[t]he brain’s prefrontal cortex —which is key to decision-making and memory — often becomes temporarily impaired. The amygdala, known to encode emotional experiences, begins to dominate, triggering the release of stress hormones and helping to record particular fragments of sensory information...This is why, experts say, sexual assault victims often can’t give a linear account of an attack and instead focus on visceral sensory details like the smell of cologne or the sound of voices in the hallway.

Sometimes, when something horrible is happening to you, your brain checks out. Your brain isn't interested in how you're going to report this to police, or deal with the strangers on Twitter who believe that rape survivors are liars who get their kicks from pretending to have been raped in broken glass. Your brain shuts off because it is trying to protect you.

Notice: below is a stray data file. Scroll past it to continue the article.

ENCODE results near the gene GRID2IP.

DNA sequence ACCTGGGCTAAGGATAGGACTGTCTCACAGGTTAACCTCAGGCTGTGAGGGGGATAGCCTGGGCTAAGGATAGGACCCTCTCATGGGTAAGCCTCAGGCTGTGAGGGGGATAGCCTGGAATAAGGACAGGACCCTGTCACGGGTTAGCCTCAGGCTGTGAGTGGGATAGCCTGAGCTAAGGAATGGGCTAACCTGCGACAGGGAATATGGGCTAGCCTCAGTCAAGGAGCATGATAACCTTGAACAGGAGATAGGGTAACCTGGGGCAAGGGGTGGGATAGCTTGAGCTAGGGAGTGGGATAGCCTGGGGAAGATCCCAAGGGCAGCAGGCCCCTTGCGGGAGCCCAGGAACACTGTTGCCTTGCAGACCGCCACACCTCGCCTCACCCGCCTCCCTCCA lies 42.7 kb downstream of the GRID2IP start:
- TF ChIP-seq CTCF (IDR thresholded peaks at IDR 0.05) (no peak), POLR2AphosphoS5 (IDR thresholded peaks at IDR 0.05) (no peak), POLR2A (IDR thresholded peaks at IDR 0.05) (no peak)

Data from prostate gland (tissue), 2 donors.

Ruiz's research also found that, since very few law enforcement officers have background or training in the neurobiology of sexual assault survivors, this phenomenon"can lead a detective to press victims in a way that yields misleading or false information, as they prematurely try to piece together fragmented memories." This would explain why nearly every sexual assault victim you have ever heard of who did not have perfect recall of their attack was run through the wringer, and tarred as a liar.

The obsession with naming names, and getting the names right at all costs (including the victim's safety and sanity), often becomes considered more important than helping the victim heal, or creating a safer campus culture, and that is a shame and a waste — and a surefire way to make sure that other survivors who can't perfectly recall their attacks will never come forward.